An easy trap to fall into is reasoning that the dramatic shift in your behaviour, being consumed by someone, and feeling the acute turmoil of the relationship, is a measure of and response to your love for this person. But it’s not love making you feel, think and behave in these ways; it’s being triggered and destabilised by the involvement.
Love doesn’t make you crazy; that’s a disabling trope sold to us by society and through the media, including books, TV and film. Pain, fear and betrayal of the self, in fact, can turn you into someone you’re not. So can becoming consumed by trying to control or avoid something.
There’s a big difference between being crazy about someone and acting ‘crazy’ because you’re with someone.
If you’ve found yourself saying “I can’t believe that this is who I’ve become” and ‘this’ is effectively a Nightmare on Self Street, it’s time to make a swift exit from this relationship. It’s time to find your way back to being you.
It might be that you’re giving you a hard time because you think you acted ‘crazy’ in a past/current relationship. In this instance, it’s time to have an honest conversation with yourself. Sure, maybe you didn’t have your finest moments in the relationship. You might wish you could erase it by turning back time.
But isn’t it also the case that something about the relationship’s dynamics was very triggering?
Like feeling very dependent on someone as if they’re your oxygen supply. Or being previously starved of attention and affection, gaslighting, ungrieved grief, secrecy and lies. All of these, and more, can cause uncharacteristic behaviour.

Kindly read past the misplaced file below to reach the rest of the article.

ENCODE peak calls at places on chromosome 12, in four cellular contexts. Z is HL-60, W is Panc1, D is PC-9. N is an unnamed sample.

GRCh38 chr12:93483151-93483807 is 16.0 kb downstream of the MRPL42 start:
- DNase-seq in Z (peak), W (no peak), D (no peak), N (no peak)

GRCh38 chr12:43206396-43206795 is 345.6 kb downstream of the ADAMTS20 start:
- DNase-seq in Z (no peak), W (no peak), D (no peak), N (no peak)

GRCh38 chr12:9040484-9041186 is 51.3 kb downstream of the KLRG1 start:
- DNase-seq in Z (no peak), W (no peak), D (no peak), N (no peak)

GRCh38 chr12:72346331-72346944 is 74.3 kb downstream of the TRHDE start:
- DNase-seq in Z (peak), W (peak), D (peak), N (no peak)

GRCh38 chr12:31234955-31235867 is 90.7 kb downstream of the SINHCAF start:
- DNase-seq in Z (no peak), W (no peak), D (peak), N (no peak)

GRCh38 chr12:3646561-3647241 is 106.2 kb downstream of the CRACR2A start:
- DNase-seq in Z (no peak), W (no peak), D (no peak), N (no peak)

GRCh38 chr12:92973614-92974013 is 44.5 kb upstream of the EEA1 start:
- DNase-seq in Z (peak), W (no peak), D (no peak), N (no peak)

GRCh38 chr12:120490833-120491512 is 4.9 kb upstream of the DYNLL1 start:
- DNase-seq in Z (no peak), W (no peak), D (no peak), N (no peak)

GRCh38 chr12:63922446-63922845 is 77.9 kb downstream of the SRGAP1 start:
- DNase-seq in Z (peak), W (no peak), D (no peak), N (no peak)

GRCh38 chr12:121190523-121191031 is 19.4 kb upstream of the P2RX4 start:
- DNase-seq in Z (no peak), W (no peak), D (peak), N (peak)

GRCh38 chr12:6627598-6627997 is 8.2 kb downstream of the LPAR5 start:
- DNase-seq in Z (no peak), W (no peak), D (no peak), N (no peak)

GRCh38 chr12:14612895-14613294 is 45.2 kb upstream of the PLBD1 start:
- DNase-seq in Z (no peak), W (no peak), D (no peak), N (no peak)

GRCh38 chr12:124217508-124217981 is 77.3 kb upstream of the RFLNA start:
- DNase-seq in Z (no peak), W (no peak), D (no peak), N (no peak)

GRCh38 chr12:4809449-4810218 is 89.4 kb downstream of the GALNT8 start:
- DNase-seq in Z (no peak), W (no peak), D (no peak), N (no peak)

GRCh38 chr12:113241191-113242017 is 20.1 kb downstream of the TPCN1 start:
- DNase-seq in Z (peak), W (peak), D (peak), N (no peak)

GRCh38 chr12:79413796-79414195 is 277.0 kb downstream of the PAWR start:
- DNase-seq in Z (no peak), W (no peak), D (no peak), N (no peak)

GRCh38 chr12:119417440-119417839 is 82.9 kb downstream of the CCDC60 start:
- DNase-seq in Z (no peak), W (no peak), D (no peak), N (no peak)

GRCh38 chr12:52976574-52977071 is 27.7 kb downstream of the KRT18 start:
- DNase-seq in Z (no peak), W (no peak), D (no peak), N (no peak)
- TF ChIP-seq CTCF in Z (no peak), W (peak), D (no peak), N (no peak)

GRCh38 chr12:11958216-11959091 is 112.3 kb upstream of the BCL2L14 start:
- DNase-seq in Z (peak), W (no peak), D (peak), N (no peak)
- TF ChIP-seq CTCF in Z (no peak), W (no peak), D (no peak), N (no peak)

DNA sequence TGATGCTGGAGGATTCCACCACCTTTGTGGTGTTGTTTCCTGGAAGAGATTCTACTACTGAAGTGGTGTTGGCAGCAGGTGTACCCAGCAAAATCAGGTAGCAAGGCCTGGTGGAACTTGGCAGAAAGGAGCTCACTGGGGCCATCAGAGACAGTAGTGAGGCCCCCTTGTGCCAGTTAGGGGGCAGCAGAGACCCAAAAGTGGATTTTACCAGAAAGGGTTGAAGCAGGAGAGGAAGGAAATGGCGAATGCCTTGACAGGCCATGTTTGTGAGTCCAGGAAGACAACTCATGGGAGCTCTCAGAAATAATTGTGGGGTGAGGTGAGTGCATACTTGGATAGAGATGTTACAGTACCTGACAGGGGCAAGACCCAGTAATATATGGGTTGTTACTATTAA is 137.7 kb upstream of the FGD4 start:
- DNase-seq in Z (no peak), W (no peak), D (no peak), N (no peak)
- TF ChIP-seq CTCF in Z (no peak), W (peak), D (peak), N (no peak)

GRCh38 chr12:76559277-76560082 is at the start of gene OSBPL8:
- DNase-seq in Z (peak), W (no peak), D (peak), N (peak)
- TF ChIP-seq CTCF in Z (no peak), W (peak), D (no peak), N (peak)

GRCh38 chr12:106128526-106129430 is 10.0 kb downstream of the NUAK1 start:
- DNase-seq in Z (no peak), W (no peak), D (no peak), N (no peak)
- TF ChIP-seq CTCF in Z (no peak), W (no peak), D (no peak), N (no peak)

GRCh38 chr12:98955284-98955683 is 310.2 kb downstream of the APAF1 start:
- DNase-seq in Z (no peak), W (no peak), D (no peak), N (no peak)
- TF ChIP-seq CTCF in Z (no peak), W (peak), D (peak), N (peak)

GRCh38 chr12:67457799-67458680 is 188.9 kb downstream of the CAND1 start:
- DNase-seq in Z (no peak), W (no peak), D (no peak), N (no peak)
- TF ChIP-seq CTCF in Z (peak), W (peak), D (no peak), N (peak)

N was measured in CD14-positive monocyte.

Some of what we regard as ‘crazy’ is a normal response to an abnormal and ongoing traumatic or abusive situation. What if we felt as if we were going crazy, not because there was something wrong with us but because the situation we were in was patently wrong for us?
It’s not about trying to find an ‘excuse’ for how you may have acted, as if to absolve yourself. Sure, your ‘crazy’ may only have affected you. In fact, you’d be amazed how many people I hear from who slid into their darkest place alone. Of course, it may be that you said or did things that crossed a line, that had a ripple effect on loved ones because of the toxicity of the relationship.
Taking responsibility means acknowledging the truth about what was going on and why. It’s acknowledging the journey you travelled to that point. Sure, you can say that it was just you being crazy about someone or that you were crazy, but both of these lies obscure the truth and cause you far more harm.
Are you ready to stop silencing and hiding yourself in an attempt to “please” or protect yourself from others? My new book, The Joy of Saying No: A Simple Plan to Stop People Pleasing, Reclaim Boundaries, and Say Yes to the Life You Want (HarperCollins/Harper Horizon), is out now.